Right… so even when arguing for expansion revenue, I’m also arguing for lower churn.

Not all SaaS are created equal

Of course – like everything else in SaaS – lots of other market, category, and company-specific inputs come together to drive the churn that is outside of your control.

For instance, in the email marketing category – where I’ve worked with seven providers over the last year – there seems to be a much higher propensity for churn, especially at the lower end of the category.

However, the companies I’ve worked with – even in a market where the expectation is high customer turnover – we’ve been able to reduce the churn rate and extend customer lifetimes significantly.

How to Reduce Churn

Honestly, there’s nothing magical to reducing churn, it’s just ensuring that your customers continue to realize value from your service.

First, though, you have to get them to start using your service – either through a sale or in a free trial – but without over-promising and by otherwise managing expectations properly. I’ve actually seen a large amount of customer churn directly correlated to missteps during the sales and on-boarding phases, by the way, so keep that in mind.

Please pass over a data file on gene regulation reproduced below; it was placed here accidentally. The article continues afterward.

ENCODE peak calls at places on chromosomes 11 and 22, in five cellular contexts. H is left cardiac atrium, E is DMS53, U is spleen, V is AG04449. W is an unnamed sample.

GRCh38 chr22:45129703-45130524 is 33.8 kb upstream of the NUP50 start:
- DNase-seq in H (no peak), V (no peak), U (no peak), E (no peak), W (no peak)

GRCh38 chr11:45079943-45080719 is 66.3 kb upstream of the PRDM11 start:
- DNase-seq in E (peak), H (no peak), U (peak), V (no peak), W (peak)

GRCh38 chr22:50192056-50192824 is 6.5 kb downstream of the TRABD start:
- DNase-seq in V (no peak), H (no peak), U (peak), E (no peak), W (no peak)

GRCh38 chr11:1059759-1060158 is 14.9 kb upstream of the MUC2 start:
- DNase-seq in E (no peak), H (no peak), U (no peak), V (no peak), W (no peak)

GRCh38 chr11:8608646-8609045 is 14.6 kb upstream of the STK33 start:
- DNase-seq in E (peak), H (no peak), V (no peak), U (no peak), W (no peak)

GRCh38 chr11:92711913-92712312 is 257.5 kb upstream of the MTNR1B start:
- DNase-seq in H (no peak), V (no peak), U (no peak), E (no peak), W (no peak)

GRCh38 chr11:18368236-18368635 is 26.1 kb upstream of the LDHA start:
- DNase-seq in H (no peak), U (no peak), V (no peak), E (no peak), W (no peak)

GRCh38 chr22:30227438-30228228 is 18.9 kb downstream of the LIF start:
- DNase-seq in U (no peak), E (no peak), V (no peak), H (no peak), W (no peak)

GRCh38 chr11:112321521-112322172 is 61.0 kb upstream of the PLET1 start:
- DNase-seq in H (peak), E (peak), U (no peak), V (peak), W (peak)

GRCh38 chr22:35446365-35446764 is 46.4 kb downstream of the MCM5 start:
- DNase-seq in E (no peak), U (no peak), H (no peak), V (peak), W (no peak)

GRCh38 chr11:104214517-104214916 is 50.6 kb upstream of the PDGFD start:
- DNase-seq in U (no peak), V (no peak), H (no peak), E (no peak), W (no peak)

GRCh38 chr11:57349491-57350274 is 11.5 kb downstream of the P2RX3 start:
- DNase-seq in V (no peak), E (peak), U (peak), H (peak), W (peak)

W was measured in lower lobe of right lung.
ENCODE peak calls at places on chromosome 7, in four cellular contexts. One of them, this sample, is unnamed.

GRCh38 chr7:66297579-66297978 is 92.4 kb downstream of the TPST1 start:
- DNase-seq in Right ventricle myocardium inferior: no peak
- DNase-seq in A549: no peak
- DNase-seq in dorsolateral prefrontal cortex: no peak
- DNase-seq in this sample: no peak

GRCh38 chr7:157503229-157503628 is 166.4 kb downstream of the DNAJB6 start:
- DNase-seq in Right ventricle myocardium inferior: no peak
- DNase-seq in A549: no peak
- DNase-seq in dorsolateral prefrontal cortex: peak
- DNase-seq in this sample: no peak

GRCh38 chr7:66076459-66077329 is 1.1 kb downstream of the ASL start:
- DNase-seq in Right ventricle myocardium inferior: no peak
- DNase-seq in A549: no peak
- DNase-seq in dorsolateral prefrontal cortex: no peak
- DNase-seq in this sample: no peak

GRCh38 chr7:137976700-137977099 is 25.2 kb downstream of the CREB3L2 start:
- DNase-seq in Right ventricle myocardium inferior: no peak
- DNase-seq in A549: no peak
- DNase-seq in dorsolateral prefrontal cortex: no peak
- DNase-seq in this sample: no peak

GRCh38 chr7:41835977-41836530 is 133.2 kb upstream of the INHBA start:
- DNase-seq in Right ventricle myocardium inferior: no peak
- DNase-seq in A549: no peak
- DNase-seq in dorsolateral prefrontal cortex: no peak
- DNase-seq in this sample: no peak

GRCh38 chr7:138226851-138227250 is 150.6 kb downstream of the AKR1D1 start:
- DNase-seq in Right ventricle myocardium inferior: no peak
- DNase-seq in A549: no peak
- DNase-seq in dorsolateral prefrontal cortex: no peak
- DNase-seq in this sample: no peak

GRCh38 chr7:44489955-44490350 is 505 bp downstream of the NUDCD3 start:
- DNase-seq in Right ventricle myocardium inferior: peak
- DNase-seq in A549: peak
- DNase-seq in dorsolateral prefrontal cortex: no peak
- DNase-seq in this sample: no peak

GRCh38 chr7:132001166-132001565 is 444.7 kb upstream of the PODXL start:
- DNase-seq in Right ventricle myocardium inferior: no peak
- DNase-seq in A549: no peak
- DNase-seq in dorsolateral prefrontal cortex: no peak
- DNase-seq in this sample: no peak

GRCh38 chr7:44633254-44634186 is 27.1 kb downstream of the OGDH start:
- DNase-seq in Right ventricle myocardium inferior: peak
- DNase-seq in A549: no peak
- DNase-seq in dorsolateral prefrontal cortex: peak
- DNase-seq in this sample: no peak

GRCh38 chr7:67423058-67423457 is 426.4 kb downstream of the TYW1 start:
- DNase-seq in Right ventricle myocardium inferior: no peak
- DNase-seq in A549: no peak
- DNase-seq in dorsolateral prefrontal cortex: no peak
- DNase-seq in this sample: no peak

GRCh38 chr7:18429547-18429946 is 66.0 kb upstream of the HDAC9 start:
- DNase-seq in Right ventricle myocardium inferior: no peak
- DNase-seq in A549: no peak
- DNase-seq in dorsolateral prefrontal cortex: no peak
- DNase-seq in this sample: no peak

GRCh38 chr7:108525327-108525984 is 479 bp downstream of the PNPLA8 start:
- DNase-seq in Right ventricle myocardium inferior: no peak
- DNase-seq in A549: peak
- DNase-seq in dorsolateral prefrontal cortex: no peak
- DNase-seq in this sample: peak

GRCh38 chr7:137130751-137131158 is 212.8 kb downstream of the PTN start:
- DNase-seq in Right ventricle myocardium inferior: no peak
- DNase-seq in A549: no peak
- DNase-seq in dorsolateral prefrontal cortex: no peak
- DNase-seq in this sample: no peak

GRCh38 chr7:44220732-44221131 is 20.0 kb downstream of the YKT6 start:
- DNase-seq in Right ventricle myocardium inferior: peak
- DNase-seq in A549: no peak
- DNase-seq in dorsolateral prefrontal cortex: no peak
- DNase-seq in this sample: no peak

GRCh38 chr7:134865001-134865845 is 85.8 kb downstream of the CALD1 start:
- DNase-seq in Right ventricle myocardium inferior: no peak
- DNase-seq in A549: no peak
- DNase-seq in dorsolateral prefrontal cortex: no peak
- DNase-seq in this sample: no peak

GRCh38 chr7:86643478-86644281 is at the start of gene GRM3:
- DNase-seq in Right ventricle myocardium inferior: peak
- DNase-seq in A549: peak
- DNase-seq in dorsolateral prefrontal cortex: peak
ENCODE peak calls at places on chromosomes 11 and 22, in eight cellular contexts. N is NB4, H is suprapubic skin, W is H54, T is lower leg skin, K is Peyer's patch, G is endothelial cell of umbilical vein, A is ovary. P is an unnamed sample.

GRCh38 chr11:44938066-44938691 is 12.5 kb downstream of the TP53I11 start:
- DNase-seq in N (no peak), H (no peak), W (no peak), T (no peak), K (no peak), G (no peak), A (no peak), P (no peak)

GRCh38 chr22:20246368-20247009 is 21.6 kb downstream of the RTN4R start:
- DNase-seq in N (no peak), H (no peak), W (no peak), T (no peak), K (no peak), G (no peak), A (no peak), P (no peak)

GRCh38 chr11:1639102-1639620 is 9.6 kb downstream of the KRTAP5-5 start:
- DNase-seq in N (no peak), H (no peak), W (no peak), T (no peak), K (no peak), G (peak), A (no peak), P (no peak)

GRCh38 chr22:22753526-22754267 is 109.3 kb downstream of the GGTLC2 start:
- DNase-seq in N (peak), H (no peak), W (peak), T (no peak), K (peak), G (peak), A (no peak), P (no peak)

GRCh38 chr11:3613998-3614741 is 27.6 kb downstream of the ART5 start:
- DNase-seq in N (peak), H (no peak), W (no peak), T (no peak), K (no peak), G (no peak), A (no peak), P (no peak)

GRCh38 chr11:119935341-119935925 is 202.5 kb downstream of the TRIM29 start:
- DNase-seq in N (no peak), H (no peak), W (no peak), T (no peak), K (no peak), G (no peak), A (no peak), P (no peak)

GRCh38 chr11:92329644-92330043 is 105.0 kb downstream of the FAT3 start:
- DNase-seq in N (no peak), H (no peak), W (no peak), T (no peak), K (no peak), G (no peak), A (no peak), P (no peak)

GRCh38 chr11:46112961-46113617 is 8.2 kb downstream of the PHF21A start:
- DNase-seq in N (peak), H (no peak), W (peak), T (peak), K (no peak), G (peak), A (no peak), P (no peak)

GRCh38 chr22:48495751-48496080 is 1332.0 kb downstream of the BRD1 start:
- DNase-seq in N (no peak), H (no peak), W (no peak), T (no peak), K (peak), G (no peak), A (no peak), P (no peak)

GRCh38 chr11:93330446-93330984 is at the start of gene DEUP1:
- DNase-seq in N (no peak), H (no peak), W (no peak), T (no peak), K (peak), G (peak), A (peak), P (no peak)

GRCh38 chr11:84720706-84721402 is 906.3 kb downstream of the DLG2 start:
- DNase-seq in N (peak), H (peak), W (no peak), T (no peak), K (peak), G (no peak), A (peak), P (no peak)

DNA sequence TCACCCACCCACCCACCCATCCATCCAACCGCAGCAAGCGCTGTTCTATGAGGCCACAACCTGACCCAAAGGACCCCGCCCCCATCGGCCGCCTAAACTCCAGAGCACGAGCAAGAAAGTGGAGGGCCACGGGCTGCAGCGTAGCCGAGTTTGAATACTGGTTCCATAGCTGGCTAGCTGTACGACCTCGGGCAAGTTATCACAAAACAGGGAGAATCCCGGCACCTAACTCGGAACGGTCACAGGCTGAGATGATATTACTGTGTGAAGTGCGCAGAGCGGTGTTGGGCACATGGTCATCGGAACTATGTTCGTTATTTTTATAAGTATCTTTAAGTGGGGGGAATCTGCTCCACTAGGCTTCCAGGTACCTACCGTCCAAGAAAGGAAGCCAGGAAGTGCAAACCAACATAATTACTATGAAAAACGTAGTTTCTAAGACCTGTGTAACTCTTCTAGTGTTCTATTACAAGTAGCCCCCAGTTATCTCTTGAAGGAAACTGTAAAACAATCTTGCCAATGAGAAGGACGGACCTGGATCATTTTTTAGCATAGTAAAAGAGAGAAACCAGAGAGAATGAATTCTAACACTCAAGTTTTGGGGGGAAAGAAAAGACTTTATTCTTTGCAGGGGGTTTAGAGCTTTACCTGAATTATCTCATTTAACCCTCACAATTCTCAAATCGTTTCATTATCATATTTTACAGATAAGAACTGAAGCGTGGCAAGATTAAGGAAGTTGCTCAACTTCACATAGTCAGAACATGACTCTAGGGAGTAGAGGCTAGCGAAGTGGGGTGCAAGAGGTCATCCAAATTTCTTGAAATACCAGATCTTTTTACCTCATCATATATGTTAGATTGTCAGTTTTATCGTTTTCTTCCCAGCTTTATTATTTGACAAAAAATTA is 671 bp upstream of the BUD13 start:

Then, once the customer is up and running your only job is to ensure they keep realizing (more and more) value from your service.

While you may not add years to your customer lifetime or eliminate churn entirely, what could you do with an extra 6 months of revenue from your customers on average? What would that do to your company valuation?

A Complete Over-Simplification of Churn

Let me be clear… I’ve way over-simplified how to calculate churn for this post because I want you to start thinking about how churn can affect you and not get caught up in the details or turned off by crazy math.

The reality is that while churn is often seen as a linear function, customer retention is generally charted as a curve with actual losses – both customer and revenue – progressively decelerating.